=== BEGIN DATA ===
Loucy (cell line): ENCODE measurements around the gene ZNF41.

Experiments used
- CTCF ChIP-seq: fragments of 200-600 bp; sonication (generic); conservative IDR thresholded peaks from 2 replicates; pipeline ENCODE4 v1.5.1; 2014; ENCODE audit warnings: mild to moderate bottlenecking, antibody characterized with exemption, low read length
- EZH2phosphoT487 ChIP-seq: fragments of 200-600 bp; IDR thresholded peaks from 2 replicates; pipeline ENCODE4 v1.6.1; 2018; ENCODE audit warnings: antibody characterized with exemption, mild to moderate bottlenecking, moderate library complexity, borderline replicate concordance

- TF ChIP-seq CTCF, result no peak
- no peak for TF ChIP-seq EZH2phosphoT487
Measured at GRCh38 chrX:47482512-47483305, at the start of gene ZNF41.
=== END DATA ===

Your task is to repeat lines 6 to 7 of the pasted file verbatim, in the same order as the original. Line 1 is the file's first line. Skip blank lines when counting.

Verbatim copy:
- no peak for TF ChIP-seq EZH2phosphoT487
Measured at GRCh38 chrX:47482512-47483305, at the start of gene ZNF41.